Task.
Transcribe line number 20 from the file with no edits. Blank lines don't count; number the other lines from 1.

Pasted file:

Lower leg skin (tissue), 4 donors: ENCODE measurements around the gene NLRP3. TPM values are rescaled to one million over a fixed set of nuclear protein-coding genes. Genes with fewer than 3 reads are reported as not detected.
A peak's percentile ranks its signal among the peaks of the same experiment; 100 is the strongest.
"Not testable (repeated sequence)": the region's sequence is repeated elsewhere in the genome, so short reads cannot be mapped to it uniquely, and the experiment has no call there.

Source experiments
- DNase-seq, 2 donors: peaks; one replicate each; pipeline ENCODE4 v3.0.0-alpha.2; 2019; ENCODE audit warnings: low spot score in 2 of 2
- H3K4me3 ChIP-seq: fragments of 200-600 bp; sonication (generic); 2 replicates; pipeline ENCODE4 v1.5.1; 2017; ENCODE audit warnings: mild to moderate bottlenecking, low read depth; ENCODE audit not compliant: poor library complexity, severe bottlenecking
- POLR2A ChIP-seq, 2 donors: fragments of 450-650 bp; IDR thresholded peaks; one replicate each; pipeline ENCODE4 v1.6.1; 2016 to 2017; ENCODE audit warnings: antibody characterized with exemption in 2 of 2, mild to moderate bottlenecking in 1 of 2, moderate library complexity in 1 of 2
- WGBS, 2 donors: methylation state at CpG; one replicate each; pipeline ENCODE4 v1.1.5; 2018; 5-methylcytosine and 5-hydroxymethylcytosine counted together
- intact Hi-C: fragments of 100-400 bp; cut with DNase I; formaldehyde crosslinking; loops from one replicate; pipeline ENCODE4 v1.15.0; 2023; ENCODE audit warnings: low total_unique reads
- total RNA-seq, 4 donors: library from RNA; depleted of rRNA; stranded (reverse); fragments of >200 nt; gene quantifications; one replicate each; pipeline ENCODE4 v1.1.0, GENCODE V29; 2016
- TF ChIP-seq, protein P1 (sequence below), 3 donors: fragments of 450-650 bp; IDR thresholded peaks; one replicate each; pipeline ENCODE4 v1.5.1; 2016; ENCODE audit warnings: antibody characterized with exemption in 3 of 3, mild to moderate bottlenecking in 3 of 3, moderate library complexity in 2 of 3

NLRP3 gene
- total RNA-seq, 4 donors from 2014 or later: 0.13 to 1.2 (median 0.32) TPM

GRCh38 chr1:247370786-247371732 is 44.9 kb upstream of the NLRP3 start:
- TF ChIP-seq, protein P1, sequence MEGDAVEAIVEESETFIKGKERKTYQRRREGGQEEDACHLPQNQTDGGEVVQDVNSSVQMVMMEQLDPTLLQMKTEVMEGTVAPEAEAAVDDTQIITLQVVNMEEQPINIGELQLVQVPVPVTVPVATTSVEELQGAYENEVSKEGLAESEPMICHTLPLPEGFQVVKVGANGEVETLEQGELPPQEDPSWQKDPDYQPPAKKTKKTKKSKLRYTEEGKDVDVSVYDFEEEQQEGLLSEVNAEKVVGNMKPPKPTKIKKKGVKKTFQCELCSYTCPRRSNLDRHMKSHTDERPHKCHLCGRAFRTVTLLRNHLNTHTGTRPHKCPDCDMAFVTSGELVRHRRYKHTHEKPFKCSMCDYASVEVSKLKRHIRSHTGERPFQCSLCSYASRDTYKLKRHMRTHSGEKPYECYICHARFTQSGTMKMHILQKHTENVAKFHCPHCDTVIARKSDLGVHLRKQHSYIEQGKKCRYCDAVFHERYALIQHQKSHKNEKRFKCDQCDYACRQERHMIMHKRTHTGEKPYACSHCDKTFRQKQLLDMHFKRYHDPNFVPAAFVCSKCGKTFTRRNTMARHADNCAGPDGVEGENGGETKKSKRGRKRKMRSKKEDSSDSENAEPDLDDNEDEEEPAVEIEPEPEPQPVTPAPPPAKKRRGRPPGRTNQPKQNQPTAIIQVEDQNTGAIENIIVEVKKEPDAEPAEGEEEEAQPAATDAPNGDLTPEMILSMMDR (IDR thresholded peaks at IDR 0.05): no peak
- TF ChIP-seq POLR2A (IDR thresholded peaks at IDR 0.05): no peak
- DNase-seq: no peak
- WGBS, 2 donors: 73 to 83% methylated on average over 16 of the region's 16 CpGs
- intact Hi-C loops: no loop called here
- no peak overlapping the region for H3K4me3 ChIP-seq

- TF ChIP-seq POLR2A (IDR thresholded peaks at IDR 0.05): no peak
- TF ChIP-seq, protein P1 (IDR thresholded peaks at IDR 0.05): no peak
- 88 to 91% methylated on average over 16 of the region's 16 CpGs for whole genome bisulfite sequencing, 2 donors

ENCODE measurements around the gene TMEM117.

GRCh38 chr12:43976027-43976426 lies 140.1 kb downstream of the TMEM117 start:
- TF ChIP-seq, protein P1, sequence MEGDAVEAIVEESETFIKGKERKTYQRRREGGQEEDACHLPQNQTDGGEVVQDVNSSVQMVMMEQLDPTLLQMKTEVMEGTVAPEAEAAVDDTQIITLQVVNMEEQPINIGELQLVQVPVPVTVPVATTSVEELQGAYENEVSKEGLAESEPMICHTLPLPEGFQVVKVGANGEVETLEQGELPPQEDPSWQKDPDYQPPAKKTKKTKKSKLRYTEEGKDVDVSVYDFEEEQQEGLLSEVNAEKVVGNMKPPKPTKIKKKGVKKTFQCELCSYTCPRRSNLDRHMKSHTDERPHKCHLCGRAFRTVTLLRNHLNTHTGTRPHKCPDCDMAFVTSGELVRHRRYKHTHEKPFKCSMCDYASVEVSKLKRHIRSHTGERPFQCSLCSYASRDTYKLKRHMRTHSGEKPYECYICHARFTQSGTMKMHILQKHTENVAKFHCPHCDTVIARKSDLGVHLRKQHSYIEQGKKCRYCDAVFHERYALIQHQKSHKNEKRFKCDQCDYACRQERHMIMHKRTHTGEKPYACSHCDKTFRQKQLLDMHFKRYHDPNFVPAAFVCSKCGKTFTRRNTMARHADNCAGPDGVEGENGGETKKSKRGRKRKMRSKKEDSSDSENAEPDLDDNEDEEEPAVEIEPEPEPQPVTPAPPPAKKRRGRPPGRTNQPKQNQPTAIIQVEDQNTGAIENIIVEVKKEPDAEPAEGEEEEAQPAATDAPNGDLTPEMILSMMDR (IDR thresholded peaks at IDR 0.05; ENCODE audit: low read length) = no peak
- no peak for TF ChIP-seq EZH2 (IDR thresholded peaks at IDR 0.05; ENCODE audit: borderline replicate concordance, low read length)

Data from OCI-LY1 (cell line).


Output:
- no peak overlapping the region for H3K4me3 ChIP-seq